Lavery is pleased to announce that 68 of its lawyers have been recognized as leaders in their respective fields of expertise by The Best Lawyers in Canada 2024. The following lawyers also received the Lawyer of the Year award in the 2024 edition of The Best Lawyers in Canada: Josianne Beaudry : Mining Law Jules Brière : Administrative and Public Law Bernard Larocque : Professional Malpractice Law Carl Lessard : Workers' Compensation Law Consult the complete list of Lavery's lawyers and their fields of expertise: Josianne Beaudry : Mergers and Acquisitions Law / Mining Law Laurence Bich-Carrière : Class Action Litigation / Contruction Law / Corporate and Commercial Litigation / Product Liability Law Dominic Boivert : Insurance Law Luc R. Borduas : Corporate Law / Mergers and Acquisitions Law Daniel Bouchard : Environmental Law Elizabeth Bourgeois : Labour and Employment Law (Ones To Watch) René Branchaud : Mining Law / Natural Resources Law / Securities Law Étienne Brassard : Equipment Finance Law / Mergers and Acquisitions Law / Real Estate Law Jules Brière : Aboriginal Law / Indigenous Practice / Administrative and Public Law / Health Care Law Myriam Brixi : Class Action Litigation Benoit Brouillette : Labour and Employment Law Richard Burgos : Mergers and Acquisitions Law / Corporate Law / Commercial Leasing Law / Real Estate Law Marie-Claude Cantin : Insurance Law / Construction Law Brittany Carson : Labour and Employment Law Karl Chabot : Construction Law (Ones To Watch) Chantal Desjardins : Intellectual Property Law Jean-Sébastien Desroches : Corporate Law / Mergers and Acquisitions Law Raymond Doray : Privacy and Data Security Law / Administrative and Public Law / Defamation and Media Law Christian Dumoulin : Mergers and Acquisitions Law Alain Y. Dussault : Intellectual Property Law Isabelle Duval : Family Law Philippe Frère : Administrative and Public Law Simon Gagné : Labour and Employment Law Nicolas Gagnon : Construction Law Richard Gaudreault : Labour and Employment Law Julie Gauvreau : Intellectual Property Law / Biotechnology and Life Sciences Practice Audrey Gibeault : Trusts and Estates Caroline Harnois : Family Law / Family Law Mediation / Trusts and Estates Marie-Josée Hétu : Labour and Employment Law Édith Jacques : Energy Law / Corporate Law / Natural Resources Law Marie-Hélène Jolicoeur : Labour and Employment Law Isabelle Jomphe : Advertising and Marketing Law / Intellectual Property Law Guillaume Laberge : Administrative and Public Law Jonathan Lacoste-Jobin : Insurance Law Awatif Lakhdar : Family Law Bernard Larocque : Professional Malpractice Law / Class Action Litigation / Insurance Law / Legal Malpractice Law Éric Lavallée : Technology Law Myriam Lavallée : Labour and Employment Law Guy Lavoie : Labour and Employment Law / Workers' Compensation Law Jean Legault : Banking and Finance Law / Insolvency and Financial Restructuring Law Carl Lessard : Workers' Compensation Law / Labour and Employment Law Josiane L'Heureux : Labour and Employment Law Despina Mandilaras : Construction Law / Corporate and Commercial Litigation (Ones To Watch) Hugh Mansfield : Intellectual Property Law Zeïneb Mellouli : Labour and Employment Law / Workers' Compensation Law Isabelle P. Mercure : Trusts and Estates Patrick A. Molinari : Health Care Law Jessica Parent : Labour and Employment Law (Ones To Watch) Luc Pariseau : Tax Law / Trusts and Estates Ariane Pasquier : Labour and Employment Law Jacques Paul-Hus : Mergers and Acquisitions Law Audrey Pelletier : Tax Law (Ones To Watch) Hubert Pepin : Labour and Employment Law Martin Pichette : Insurance Law / Professional Malpractice Law / Corporate and Commercial Litigation Élisabeth Pinard : Family Law François Renaud : Banking and Finance Law / Structured Finance Law Judith Rochette : Insurance Law / Professional Malpractice Law Ian Rose FCIArb : Director and Officer Liability Practice / Insurance Law / Class Action Litigation Sophie Roy : Insurance Law (Ones To Watch) Chantal Saint-Onge : Corporate and Commercial Litigation (Ones To Watch) Ouassim Tadlaoui : Construction Law / Insolvency and Financial Restructuring Law Bernard Trang : Banking and Finance Law / Project Finance Law (Ones To Watch) Mylène Vallières : Mergers and Acquisitions Law / Securities Law (Ones To Watch) André Vautour : Corporate Governance Practice / Corporate Law / Information Technology Law / Intellectual Property Law / Technology Law / Energy Law Bruno Verdon : Corporate and Commercial Litigation Sébastien Vézina : Mergers and Acquisitions Law / Mining Law Yanick Vlasak : Corporate and Commercial Litigation / Insolvency and Financial Restructuring Law Jonathan Warin : Insolvency and Financial Restructuring Law These recognitions are further demonstration of the expertise and quality of legal services that characterize Lavery’s professionals. About Lavery Lavery is the leading independent law firm in Quebec. Its more than 200 professionals, based in Montréal, Quebec, Sherbrooke and Trois-Rivières, work every day to offer a full range of legal services to organizations doing business in Quebec. Recognized by the most prestigious legal directories, Lavery professionals are at the heart of what is happening in the business world and are actively involved in their communities. The firm’s expertise is frequently sought after by numerous national and international partners to provide support in cases under Quebec jurisdiction.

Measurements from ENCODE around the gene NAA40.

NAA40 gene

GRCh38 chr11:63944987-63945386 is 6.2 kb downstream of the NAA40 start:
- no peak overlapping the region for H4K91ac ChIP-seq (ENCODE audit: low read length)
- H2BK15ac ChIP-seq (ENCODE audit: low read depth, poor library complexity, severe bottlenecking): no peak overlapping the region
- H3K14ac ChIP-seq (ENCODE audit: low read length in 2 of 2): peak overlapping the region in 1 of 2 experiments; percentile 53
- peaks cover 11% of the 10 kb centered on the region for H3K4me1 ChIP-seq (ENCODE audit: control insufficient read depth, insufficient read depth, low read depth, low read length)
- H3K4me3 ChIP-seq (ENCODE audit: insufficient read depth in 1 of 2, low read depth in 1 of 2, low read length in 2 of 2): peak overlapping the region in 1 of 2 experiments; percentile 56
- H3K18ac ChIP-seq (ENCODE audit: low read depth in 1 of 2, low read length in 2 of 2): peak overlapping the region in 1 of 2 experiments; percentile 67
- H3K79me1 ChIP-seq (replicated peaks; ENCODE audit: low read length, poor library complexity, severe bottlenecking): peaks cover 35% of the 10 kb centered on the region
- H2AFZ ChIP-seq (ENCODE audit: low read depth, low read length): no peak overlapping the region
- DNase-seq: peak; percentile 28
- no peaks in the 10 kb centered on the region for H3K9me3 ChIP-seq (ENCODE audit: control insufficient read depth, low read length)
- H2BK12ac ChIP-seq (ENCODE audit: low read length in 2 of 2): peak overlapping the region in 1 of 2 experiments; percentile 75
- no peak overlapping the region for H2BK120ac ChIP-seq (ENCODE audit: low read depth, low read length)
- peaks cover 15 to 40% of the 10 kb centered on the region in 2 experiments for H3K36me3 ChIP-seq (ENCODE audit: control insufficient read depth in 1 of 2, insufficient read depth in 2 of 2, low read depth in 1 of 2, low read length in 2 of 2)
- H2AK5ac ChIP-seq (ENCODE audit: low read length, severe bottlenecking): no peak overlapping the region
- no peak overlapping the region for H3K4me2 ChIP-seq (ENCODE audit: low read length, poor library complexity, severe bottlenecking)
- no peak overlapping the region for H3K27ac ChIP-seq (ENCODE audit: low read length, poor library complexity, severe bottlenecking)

On June 13, 2022, Resonetics announced the purchase of the entirety of the shares of Agile MV, a Montréal-based medical device design and development contract manufacturing company. The transaction was motivated by the quality of expertise that Agile MV's team of engineers, scientists, and technicians possess throughout the entire production cycle, from initial concept consolidation to mass production. Our partner, Audrey Gibeault, had the privilege of representing the company in this major transaction that involved complex tax planning, among other things. In business law, this transaction was led by our partner Étienne Brassard. Ms. Gibeault and Mr. Étienne Brassard were mainly assisted in this transaction by Gabrielle Ahélo. They were assisted by Luc Pariseau, Sonia Guérin, France Camille De Mers, Brittany Carson, Éric Gélinas, André Vautour, Michael Pageau, Maxime Chabot and Charles-Hugo Gagné. —Agile MV is a Quebec-based medical device design and development contract manufacturing company. It specializes in the development of minimally invasive diagnostic and therapeutic medical devices in the following areas: cardiac electrophysiology, interventional cardiology, interventional radiology, interventional pulmonology, interventional gastroenterology, interventional pain management and interventional neurology.Resonetics specializes in advanced engineering and manufacturing solutions for the life sciences industry, laser cutting, centerless grinding, nitinol processing, thin-wall stainless steel and precious metal tubing, photochemical machining, microfluidics, sensor solutions and medical energy.